The Blame Game Anchors You in Failure


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Life has a way of going wrong. Our natural inclination is to blame someone or some thing when life doesn’t go our way. We blame our parents, our spouse, Wall Street, the rich, politicians, the economy, our boss, our company or our circumstances. This knee jerk reaction helps protect your fragile ego by taking individual responsibility for your actions out of the equation. Blame is anchored in negativity and negativity is the default mode for most everyone.

If you were to spend just one day listening to the words that come out of the mouths of others, or listen to your own internal self-talk, you would fill an entire page with blame-ridden excuses. Try it. Spend one day writing down every excuse you hear from others or from your own internal self-talk. It’s worth the exercise. It will open up your eyes. 

Even for the most successful people, things rarely go right. But what separates the successful from the rest of the world is that they refuse to play the blame game. They make a habit of owning their failures and mistakes. It’s not easy to do this, however. Refusing to play the blame game is a habit that must be forged over time. Changing this habit first requires awareness. You must turn your channel and tune yourself in to this negative way of responding to life’s lack of cooperation. Once you do this you will become aware at just how pervasive blame is. Don’t play the blame game. It will only anchor you in poverty and perpetuate your negative mindset. Instead, replace every excuse with the phrase: “I am responsible”. This stops blame in its tracks and empowers you to take future action that will prevent future negative outcomes and will help put you on the path towards success.

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Thomas C. Corley About Thomas C. Corley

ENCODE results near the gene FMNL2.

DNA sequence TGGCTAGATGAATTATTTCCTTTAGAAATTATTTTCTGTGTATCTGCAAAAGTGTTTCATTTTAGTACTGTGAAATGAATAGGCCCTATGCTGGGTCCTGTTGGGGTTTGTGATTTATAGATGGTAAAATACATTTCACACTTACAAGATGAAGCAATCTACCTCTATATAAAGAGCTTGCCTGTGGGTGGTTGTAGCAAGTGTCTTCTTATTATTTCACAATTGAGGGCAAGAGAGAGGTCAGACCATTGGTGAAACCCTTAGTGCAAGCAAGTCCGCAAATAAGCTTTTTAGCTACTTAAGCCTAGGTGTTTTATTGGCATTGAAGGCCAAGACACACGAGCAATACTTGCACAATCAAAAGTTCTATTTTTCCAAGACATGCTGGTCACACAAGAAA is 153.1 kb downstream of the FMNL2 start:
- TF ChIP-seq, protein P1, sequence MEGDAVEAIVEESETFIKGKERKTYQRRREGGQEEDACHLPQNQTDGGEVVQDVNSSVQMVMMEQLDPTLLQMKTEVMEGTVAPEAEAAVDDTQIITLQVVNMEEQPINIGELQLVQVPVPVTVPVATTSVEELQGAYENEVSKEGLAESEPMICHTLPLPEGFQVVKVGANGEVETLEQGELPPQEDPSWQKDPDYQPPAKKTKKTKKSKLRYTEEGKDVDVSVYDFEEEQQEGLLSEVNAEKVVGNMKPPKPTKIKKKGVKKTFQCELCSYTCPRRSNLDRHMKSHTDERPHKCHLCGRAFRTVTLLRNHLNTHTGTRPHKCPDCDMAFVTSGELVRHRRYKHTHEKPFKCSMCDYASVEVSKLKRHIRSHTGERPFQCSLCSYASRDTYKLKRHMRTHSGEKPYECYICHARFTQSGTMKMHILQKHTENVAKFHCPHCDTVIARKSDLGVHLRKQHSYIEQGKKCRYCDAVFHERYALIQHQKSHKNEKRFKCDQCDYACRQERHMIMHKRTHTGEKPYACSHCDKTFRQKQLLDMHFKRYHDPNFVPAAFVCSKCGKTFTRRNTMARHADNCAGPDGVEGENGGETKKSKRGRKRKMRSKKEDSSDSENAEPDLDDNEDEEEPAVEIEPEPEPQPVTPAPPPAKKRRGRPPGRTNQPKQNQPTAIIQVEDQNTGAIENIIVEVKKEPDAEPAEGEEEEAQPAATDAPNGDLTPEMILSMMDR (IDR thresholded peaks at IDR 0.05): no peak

Tom Corley understands the difference between being rich and poor: at age nine, his family went from being multi-millionaires to broke in just one night, due to a catastrophic fire that destroyed his Dad's thriving business. For fourteen years they struggled with poverty. There were eleven in Tom's family, and they lived in constant fear of losing their home.

Driven by the desire to unlock the secrets to success and failure, Tom spent five years studying the daily activities of 233 rich people and 128 poor people. He discovered there was an immense difference between the habits of the rich and the poor. During his research he identified over 300 daily activities that separated the “haves” from the “have nots.” Tom decided to write a book to share what he learned. That book, Rich Habits: The Daily Success Habits of Wealthy Individuals (1st Edition), went on to become an Amazon Bestseller in the United States forty times over a three year period. To give you some perspective, in order to be a true Amazon Bestseller in the United States, where you actually receive a specific Bestseller designation from Amazon, you need to be in the top 100 of all books sold by Amazon in the United States in a given day. Rich Habits did that for nearly thirty straight days, rising as high as #7, eclipsing such Bestselling authors such as Stephen Covey, Robert Kiyosaki and J.K. Rowlings. Imagine that - an unknown, first-time, self-published author selling more books than J.K. Rowlings!